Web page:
Around 20 Orthodox Christians in Russia last night sang prayers to protest against the controversial release of a movie about the last Russian tsar's affair with a ballerina.
The protesters gathered outside the Mariinsky Theater in St. Petersburg, where Matilda was shown yesterday to a selected audience ahead of its release this week.
The film, which tells the story of Nicholas II's infatuation with ballerina Matilda Kshesinskaya, has angered hard-line nationalists, with some Orthodox believers seeing it as blasphemous. The tsar, who was executed along with his family by Bolsheviks in 1918, is glorified as a saint in the Russian Orthodox Church.
There have been a number of incidents in the build-up to the film's release. Last month, police detained several activists accused of setting cars on fire outside the office of the attorney for the movie's director.
Also last month, Russia's largest operator of movie theatres said it would not screen the controversial film following threats of arson attacks. Russian news agencies quoted cinema chain director Roman Linin as saying, in reference to the decision: 'The security of our viewers remains a priority for us.' The chain, which is operated by Formula Kino and Cinema Park, has 75 theatres. The announcement came a day after two cars were set on fire outside the office of the attorney for the film's director Alexei Uchitel.
Set in the late 19th century, the film tells the tale of the romance between Nicholas II, before he became tsar, and half-Polish dancer Matilda Kshesinskaya, who described the relationship in her memoirs.
Nicholas 'loved me dearly', she wrote. 'I adored Nikki, I thought only of him, of my sweetheart.'
Opposition to the film has ranged from street demonstrations to appeals from prominent clergy, with some activists making physical threats against cinemas who plan to show it.
Uchitel last month told Reuters: 'The tense atmosphere for the studio these past few months, for those who are making the movie and for the exhibitors, is a serious test. They could say [to a cinema] over the phone: You have two showings, for the sake of form, and that's it. I'm not afraid of an official ban in particular regions, but I fear this kind of pressure.'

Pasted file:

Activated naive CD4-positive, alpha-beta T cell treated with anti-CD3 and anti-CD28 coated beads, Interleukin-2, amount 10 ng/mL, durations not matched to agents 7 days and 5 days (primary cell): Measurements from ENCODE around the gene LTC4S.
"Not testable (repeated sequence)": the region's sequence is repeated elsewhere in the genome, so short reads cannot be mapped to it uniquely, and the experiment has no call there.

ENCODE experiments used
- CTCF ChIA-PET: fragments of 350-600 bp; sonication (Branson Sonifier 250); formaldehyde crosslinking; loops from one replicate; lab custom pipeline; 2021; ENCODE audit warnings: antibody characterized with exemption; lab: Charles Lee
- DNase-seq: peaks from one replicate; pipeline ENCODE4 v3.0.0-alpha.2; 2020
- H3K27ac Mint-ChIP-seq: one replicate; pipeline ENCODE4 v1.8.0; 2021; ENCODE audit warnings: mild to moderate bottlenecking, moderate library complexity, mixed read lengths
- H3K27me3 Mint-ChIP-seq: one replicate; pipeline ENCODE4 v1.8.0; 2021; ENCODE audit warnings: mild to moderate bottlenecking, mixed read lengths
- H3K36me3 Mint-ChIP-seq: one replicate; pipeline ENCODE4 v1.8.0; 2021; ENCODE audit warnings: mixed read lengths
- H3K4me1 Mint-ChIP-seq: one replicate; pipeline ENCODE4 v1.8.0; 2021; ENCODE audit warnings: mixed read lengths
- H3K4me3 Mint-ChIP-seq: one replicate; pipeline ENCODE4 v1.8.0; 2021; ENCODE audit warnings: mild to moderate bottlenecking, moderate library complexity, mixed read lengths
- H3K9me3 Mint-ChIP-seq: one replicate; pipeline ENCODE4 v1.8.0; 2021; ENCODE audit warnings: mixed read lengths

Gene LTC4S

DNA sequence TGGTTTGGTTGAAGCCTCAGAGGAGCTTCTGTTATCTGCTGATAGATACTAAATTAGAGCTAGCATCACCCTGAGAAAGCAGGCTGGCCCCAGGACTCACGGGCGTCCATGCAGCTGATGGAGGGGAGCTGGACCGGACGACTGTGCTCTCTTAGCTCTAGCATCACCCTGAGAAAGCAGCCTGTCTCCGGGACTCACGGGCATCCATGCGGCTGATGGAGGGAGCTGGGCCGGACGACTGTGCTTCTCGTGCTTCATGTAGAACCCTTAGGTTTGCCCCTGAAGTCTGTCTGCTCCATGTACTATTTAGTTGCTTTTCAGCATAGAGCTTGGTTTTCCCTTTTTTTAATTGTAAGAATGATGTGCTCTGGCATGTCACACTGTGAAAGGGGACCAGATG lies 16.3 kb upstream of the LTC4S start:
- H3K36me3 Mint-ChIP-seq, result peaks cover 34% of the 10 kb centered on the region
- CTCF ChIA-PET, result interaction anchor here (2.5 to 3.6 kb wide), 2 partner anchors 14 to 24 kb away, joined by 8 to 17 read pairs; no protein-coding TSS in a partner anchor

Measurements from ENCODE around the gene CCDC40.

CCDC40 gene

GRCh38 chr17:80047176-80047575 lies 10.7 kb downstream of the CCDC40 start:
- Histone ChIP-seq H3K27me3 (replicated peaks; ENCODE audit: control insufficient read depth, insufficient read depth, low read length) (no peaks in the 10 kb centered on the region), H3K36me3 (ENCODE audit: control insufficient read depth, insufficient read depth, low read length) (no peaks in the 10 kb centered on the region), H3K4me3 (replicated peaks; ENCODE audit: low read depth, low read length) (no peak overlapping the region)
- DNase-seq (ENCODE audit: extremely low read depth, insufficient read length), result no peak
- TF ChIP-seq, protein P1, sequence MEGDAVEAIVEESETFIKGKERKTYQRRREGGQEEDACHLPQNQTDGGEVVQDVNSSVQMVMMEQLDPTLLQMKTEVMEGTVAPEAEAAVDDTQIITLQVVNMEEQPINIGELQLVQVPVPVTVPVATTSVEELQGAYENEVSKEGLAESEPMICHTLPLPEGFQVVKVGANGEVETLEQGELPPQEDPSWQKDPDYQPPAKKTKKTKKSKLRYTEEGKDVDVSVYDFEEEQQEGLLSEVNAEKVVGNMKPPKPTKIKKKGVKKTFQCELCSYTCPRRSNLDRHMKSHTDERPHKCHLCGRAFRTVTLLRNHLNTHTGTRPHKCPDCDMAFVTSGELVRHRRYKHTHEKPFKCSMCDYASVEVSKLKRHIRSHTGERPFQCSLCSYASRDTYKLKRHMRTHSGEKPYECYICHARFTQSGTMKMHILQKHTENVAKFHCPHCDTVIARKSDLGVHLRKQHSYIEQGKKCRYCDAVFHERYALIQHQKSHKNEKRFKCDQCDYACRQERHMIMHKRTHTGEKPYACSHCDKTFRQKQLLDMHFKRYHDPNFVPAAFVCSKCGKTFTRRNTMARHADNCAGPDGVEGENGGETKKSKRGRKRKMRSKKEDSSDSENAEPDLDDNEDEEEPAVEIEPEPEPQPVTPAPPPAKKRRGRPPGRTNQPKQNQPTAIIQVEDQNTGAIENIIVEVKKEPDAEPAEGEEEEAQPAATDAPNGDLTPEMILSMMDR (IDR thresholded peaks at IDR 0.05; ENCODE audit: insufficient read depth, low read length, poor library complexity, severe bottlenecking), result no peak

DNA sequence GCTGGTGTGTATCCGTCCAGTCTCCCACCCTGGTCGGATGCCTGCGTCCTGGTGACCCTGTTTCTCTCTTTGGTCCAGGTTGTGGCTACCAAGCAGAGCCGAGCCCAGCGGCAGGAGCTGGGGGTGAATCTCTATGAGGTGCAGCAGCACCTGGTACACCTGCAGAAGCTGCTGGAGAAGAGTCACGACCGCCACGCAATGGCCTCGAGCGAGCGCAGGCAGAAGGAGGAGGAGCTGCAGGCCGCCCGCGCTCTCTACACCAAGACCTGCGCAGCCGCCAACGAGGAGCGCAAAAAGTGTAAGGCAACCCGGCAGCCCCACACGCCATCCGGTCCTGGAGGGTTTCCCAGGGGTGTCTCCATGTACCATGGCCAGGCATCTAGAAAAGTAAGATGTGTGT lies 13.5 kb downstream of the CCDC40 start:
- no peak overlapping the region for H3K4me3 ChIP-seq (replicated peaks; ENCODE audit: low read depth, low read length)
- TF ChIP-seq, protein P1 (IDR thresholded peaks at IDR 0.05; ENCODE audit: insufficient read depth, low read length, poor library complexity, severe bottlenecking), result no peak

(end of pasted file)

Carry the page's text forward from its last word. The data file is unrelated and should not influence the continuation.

The director said that the main Russian distributor of the film, Karo, had received a letter from a hardline Orthodox Christian group, calling itself 'Christian State – Holy Rus'.
In a statement on its website, the hardline group said the film was an insult to Russia and its history and warned that it could drive some people to commit violence, such as setting cinemas on fire. It denied it planned to do anything illegal or had anything to do with acts already committed.
In late August, someone tried to set fire to a studio complex in St Petersburg that houses Uchitel's studio. There was minor damage to a part of the complex used by another organisation.
Also, a man drove a car packed with gas canisters into the entrance of a cinema in Yekaterinburg, the city where Bolshevik revolutionaries executed the Tsar and his family.
Authorities said the driver had been arrested. The cinema, which caught fire, had been hosting a film festival at which the chairman of the festival jury spoke in support of Uchitel.
Tensions over the film come against the backdrop of close ties between the Russian Orthodox Church and President Vladimir Putin.
The new closeness between Church and state comes some 26 years after the end of the Soviet-era repression of the Church, which has around 165 million members worldwide.
President Putin and Patriarch Kirill, the head of the Russian Orthodox Church, share similarly authoritarian positions on human rights as well as issues relating to foreign policy, family values and more.